Powerhouse Theater (June 23-July 30)
Since 1985, Powerhouse Theater has brought fully produced plays, staged readings of works-in-progress, and musical workshops to the campus of Vassar College in Poughkeepsie, which also serves as the home of Powerhouse’s acclaimed resident theatrical training program. This season includes new works by Tony winners Lisa Kron and Duncan Sheik; “How I Met Your Mother” star and Powerhouse regular Josh Radnor; Hedwig and the Angry Inch composer Stephen Trask; stage and screen star and playwright Hamish Linklater; and two-time Pulitzer Prize for Drama recipient Lynn Nottage, among many others. Also present are some of the industry’s leading theater directors, including Tony winners Sam Gold and Michael Mayer, Tony nominees Scott Ellis and Sheryl Kaller, and OBIE winner Trip Cullman.
- Robin Williams in "Moscow on the Hudson"
A few minutes’ drive from Hudson, Performance Spaces for the 21st Century aka PS21 presents live music, dance, and theater under its beautiful saddlespan tent (construction recently began on a permanent pavilion) in a Chatham apple orchard. Among its many plum picks this season are concerts by the opener, klezmer fiddler Alicia Svigals (July 15), pianists Lincoln Mayorga (July 16) and Simone Dinnerstein (July 22), and blueswomen Rory Block and Cindy Cashdollar (July 29). Theater includes “Before the Sun and the Moon” by Mettawee River Theater (July 26) and staged readings; the dance component features Parsons Dance (August 4), Monica Bill Barnes & Company (August 18), Ephrat Asherie Dance (August 25), and more.
- Lois Saff
- Phoenicia International Festival of the Voice
In less than 10 years, the Phoenicia International Festival of the Voice has risen to become one of the Hudson Valley’s indispensable cultural staples. The annual vocal music festival programs an ever-changing variety of performance styles that include, but are not limited to, opera, gospel, ethnic folk, and musical theater. On its one-weekend-only calendar are “A French Affair,” featuring the works of Piaff, Brel, and Offenbach (August 4), “Les Trois Mousquetaires,” an original new operatic adaptation of Dumas’s “The Three Musketeers” (August 5), Puccini’s La Boheme (August 6), and “The Spiritual Side of Duke,” an homage to Duke Ellington’s famed sacred concerts (August 7).
- Justin Swader
- Alex Glossman and Tom Teti perform in "Red" at Shadowland Stages.
Constructed in the 1920s as vaudeville/silent movie house the Shadowland Theatre, this Ellenville institution rebranded itself last year as Shadowland Stages in a move to put the focus on the classic and visionary contemporary productions put forth on its multiple stages. Shadowland’s current summer-into-fall schedule has Michael Frayn’s “Noises Off” (June 2-25), Gino Dilorio’s “The Jag” (June 30-July 16), Larry Shue’s “The Foreigner” (July 21-August 13), Joe Kinosian and Kellen Blair’s “Murder for Two” (August 18-September 10), David Lindsay-Abaire’s “Ripcord” (September 15-October 1), and Ayad Akhtar’s “Disgraced” (October 6-22).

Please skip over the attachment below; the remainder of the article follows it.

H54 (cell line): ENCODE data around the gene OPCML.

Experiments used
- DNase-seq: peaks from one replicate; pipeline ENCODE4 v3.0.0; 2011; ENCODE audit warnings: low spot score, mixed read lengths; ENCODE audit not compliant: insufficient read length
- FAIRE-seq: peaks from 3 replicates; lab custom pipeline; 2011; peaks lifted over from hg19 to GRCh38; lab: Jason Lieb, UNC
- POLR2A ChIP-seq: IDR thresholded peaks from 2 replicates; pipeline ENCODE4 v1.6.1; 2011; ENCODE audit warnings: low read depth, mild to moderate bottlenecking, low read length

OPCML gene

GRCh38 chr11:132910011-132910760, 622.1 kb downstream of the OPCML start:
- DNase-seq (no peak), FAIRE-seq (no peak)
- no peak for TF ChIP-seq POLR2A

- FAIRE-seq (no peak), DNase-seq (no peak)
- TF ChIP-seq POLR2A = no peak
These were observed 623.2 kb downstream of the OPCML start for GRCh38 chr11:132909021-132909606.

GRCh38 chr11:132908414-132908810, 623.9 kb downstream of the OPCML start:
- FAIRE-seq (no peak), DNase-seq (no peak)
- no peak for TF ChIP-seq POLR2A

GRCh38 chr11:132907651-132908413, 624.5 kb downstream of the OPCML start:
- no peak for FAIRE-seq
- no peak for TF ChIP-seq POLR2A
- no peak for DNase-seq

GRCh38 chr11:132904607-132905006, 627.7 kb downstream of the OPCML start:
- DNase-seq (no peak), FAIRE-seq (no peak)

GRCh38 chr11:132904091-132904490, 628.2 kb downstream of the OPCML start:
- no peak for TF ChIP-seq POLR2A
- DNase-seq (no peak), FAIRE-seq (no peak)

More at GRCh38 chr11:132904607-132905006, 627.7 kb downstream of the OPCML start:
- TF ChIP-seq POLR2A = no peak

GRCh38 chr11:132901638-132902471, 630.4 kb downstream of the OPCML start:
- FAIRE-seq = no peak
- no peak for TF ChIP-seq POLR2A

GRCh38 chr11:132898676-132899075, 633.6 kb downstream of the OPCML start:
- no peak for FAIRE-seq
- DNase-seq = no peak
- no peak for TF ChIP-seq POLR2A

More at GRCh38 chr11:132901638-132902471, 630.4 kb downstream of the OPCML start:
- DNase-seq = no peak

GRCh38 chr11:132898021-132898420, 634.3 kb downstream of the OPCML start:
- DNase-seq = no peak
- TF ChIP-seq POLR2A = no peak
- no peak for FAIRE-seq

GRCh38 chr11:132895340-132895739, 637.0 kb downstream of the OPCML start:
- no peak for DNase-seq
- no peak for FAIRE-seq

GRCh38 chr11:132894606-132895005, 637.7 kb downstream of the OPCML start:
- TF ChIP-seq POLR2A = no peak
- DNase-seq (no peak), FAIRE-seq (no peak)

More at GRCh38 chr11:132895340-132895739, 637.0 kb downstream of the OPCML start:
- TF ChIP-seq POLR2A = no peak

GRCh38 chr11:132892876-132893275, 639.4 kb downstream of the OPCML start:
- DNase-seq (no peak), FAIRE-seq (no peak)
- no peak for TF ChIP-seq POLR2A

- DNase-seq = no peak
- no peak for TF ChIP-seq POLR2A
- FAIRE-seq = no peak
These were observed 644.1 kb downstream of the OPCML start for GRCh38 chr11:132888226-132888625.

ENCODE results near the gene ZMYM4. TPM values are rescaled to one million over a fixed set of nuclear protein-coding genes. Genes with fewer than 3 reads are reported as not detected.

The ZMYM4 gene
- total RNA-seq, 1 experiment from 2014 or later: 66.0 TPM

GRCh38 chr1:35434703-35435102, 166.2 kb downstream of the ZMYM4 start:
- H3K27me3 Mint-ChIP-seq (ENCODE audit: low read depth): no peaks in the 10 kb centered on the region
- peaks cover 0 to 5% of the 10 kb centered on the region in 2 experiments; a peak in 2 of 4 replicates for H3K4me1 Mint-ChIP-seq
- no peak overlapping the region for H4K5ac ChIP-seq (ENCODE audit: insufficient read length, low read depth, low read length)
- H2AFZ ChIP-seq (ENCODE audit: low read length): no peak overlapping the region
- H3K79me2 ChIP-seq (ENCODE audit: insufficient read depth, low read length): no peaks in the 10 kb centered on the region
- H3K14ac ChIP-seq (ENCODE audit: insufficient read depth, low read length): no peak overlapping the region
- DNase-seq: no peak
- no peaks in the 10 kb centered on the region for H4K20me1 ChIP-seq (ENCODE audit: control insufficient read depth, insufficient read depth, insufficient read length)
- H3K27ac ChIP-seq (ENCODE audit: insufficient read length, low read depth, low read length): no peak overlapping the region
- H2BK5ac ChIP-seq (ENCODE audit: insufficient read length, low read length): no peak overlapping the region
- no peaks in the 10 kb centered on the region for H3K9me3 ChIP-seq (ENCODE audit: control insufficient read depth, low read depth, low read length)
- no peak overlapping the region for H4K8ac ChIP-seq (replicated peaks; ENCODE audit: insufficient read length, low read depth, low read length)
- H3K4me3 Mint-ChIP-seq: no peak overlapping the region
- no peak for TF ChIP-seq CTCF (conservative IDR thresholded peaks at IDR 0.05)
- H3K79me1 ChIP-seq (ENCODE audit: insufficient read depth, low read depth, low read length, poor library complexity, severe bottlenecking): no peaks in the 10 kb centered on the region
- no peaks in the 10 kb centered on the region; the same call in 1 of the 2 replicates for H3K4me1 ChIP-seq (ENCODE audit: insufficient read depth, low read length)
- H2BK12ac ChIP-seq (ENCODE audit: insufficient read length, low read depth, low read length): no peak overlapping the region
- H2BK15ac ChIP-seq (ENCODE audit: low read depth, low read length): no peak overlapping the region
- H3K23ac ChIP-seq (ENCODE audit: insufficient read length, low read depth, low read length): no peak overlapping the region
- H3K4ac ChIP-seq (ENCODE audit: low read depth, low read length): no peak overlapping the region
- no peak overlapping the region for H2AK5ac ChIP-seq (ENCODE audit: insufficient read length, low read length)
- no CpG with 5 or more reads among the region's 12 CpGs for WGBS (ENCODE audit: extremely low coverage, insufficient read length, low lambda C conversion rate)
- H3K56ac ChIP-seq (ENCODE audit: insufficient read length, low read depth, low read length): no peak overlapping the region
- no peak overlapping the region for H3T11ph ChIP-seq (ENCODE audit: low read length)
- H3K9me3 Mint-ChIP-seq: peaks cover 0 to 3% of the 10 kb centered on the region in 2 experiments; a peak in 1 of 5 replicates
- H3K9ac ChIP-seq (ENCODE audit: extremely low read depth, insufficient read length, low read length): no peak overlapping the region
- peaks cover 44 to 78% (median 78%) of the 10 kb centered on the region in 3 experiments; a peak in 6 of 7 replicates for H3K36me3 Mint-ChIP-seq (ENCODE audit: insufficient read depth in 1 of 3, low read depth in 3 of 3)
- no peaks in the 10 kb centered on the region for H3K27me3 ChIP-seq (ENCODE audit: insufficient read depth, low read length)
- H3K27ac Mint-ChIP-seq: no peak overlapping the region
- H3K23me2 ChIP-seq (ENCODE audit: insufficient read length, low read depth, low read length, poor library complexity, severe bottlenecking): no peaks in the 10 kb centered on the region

- Live music at Luther Barn at the Wassaic Project
The dream continues to be lived by artists of all stripes and their admirers at Wassaic Project, a magical mill-complex-turned-arts-utopia in the Dutchess County hamlet of Wassaic. The compound’s summer season officially kicked off last month with an opening by resident artists, which recurs the last Saturday of every month through October. A benefit in support of the site’s summer events takes place on June 10, followed by the July Festival of music on July 1; the intriguing Heather Metal Parking Lot (“a massive bonfire, heavy metal DJs, event-inspired artist projects and films, beer pong, making out in the woods with strangers,” etc.) on July 12; the August Festival of dance and film on August 12; the Sandwich Summit on September 23; and more.
- Charles Erickson
- An ensemble dance scene from the 2016 production of "As You Like It" at the Hudson Valley Shakespeare Festival
When it comes to Shakespeare, this delightfully different series is beloved by longtime lovers of the dean of all playwrights as well as audiences of all ages who are new to his timeless works. Performed outdoors on the grounds of the Boscobel estate in Garrison, HVSF spans approximately 12 weeks and is known to attract as many as 35,000 attendees from the Hudson Valley, New York, New Jersey, Connecticut, and well beyond to its lush lawn and capacity open-air theater tent to take in classics by the Bard and other productions. This summer’s roster has his “Twelfth Night” (June 16-August 27) and “Love’s Labour’s Lost” (August 14-29) plus an adaptation of Jane Austen’s “Pride and Prejudice” (June 24-September 4) and the original “Book of Will” (June 22-July 28).
- A mashup of the cast of "Twelfth Night" with David Ryan Smith as Duke Orsino, performing as part of the Hudson Valley Shakespeare Festival